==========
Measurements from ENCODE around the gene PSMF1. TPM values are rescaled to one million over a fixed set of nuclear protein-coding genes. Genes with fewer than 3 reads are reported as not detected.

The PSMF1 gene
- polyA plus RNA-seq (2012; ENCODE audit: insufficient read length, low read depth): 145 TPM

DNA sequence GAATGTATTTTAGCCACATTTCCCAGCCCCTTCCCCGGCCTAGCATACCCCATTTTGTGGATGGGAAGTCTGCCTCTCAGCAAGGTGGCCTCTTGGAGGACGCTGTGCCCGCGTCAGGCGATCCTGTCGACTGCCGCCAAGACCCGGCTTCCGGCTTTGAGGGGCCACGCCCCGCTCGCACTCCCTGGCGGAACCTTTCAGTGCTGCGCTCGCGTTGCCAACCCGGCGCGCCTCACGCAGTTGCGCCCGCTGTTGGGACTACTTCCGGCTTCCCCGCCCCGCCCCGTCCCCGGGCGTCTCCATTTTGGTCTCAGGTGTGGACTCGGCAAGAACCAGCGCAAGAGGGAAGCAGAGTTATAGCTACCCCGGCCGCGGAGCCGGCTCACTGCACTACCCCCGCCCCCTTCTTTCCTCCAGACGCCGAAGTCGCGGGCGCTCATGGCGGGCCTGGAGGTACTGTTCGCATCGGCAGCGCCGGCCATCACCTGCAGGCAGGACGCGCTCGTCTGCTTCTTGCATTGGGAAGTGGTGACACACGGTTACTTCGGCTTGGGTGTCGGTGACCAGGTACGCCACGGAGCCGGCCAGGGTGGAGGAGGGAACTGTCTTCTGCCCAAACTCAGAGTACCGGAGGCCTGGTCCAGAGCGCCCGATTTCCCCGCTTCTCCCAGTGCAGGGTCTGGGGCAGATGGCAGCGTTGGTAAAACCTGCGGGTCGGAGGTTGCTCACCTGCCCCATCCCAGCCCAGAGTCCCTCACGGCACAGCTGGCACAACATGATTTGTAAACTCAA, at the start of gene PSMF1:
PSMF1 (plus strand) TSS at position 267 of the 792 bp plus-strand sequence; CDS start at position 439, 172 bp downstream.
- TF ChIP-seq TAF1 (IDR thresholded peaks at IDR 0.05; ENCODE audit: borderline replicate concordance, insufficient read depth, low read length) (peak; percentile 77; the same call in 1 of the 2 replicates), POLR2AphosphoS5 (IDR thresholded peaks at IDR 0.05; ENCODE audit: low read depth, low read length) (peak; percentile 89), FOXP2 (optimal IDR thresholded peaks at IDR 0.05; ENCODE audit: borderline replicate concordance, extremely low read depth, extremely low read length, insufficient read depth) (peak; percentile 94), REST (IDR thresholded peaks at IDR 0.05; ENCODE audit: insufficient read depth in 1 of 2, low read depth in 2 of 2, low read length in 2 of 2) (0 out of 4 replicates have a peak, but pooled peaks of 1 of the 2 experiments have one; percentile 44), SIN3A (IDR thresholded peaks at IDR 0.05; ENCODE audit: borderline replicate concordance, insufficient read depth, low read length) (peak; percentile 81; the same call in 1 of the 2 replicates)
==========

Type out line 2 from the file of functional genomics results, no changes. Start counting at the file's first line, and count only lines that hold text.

The PSMF1 gene